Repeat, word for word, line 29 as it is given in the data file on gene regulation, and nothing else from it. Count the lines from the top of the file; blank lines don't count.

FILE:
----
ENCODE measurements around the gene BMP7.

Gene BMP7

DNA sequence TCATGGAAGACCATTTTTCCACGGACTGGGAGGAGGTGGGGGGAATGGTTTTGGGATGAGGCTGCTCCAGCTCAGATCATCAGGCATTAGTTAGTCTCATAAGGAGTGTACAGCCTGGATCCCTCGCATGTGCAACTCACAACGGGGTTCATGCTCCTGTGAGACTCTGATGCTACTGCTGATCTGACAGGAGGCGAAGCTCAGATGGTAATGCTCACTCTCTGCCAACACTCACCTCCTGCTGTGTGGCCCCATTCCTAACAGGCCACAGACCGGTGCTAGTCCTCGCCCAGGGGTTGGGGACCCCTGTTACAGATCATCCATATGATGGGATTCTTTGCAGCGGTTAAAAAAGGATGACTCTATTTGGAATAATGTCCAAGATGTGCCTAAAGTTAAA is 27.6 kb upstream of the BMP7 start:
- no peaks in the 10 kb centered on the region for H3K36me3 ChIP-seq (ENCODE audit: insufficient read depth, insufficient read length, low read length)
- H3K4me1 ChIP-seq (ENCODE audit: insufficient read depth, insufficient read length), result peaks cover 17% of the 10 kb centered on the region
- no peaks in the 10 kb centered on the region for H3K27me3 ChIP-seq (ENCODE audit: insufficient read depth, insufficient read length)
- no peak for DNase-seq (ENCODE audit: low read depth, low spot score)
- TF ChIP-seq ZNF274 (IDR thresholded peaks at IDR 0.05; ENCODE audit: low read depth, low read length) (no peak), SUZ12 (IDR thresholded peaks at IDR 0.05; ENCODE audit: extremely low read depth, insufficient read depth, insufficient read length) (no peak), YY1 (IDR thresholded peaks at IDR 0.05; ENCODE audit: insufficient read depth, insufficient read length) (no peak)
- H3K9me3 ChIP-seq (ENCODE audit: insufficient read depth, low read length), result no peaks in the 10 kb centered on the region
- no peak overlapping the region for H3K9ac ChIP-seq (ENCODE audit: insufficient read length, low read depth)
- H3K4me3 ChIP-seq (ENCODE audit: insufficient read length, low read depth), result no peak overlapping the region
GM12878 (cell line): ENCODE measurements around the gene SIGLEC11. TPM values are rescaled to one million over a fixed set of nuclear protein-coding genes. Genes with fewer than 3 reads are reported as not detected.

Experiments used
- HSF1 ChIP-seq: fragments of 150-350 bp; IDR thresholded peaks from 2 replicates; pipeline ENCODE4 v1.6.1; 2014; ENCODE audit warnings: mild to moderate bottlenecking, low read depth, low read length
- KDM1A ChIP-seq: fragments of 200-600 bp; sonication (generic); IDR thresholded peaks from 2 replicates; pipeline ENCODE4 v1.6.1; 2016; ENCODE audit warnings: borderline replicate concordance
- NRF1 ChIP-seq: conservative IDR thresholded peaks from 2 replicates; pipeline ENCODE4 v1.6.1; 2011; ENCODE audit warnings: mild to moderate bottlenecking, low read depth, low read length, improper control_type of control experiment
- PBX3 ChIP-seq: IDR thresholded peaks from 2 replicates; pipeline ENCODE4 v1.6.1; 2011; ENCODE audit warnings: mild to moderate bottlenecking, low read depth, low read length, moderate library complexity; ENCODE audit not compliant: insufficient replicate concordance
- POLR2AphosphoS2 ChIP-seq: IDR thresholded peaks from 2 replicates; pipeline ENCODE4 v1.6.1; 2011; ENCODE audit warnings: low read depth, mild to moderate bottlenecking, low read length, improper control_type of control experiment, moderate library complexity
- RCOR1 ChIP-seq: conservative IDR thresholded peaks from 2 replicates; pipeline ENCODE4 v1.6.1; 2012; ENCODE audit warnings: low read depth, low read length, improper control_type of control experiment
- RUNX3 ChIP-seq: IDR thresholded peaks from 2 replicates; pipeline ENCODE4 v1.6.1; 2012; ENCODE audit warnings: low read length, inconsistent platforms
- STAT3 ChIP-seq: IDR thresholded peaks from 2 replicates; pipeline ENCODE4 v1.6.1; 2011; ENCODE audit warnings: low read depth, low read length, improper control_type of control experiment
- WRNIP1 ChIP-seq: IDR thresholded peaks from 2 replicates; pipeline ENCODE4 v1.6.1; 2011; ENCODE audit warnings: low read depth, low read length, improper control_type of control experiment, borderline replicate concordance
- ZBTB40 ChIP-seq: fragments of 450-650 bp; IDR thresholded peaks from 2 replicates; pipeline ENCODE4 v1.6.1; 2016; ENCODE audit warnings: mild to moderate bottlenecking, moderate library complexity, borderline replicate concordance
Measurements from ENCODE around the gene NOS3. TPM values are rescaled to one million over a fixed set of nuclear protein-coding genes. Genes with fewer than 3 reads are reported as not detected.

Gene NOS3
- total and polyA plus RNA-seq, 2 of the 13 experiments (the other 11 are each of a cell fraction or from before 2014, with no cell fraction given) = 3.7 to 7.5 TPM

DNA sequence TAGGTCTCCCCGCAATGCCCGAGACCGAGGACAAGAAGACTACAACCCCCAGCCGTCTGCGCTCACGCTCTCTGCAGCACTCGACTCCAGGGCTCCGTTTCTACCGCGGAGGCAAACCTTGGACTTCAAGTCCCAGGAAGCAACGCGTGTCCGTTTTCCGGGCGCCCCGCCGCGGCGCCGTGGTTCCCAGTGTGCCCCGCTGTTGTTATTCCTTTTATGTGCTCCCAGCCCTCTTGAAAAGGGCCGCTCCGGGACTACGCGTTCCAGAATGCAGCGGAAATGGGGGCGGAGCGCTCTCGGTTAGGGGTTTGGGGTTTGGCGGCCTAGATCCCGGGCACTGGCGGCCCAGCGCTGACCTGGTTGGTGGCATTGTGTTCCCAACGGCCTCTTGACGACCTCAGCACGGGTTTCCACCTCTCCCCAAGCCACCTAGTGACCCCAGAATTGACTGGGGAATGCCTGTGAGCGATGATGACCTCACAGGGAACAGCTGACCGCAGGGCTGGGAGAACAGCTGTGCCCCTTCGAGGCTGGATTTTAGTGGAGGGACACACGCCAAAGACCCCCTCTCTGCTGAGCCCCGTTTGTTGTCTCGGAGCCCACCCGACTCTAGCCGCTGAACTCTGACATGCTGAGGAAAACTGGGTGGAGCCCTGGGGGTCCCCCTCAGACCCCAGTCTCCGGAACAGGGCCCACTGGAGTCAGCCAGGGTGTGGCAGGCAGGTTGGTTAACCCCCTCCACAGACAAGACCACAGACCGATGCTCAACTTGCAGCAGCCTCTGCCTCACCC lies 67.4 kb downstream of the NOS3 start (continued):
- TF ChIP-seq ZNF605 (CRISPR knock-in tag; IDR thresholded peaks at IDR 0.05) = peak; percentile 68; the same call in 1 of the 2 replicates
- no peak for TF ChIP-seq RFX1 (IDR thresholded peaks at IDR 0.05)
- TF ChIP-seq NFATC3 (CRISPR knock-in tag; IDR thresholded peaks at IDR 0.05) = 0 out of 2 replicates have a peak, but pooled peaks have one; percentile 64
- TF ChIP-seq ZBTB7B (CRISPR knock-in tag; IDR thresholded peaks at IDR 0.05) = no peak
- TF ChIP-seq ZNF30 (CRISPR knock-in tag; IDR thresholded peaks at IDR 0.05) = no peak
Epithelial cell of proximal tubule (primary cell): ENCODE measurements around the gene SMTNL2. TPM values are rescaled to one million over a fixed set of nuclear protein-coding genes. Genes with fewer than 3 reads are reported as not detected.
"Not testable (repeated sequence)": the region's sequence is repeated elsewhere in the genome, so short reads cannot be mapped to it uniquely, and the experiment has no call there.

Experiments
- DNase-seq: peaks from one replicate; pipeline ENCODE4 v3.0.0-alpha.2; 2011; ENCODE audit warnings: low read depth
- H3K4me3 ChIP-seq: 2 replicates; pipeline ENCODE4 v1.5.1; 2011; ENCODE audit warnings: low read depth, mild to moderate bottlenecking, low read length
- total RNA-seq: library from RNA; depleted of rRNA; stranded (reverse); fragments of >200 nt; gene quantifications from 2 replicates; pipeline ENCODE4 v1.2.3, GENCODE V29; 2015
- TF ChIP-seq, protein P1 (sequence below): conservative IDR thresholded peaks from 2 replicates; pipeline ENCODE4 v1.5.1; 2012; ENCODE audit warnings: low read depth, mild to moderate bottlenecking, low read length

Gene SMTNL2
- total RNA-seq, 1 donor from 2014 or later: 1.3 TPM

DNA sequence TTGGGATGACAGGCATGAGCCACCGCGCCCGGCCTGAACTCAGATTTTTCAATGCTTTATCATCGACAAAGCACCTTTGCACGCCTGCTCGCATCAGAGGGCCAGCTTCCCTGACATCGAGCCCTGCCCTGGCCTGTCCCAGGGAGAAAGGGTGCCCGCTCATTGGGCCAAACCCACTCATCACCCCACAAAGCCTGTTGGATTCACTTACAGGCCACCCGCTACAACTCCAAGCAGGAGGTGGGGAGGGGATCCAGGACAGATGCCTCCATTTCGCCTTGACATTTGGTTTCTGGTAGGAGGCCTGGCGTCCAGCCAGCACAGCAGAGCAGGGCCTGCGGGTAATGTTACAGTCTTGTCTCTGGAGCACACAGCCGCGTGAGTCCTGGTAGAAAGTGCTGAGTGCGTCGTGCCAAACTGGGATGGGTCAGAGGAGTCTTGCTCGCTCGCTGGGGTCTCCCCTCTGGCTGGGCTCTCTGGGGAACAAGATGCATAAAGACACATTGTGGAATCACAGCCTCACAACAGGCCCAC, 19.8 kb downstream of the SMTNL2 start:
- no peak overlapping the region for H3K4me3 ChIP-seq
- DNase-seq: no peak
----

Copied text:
- no peak for TF ChIP-seq RFX1 (IDR thresholded peaks at IDR 0.05)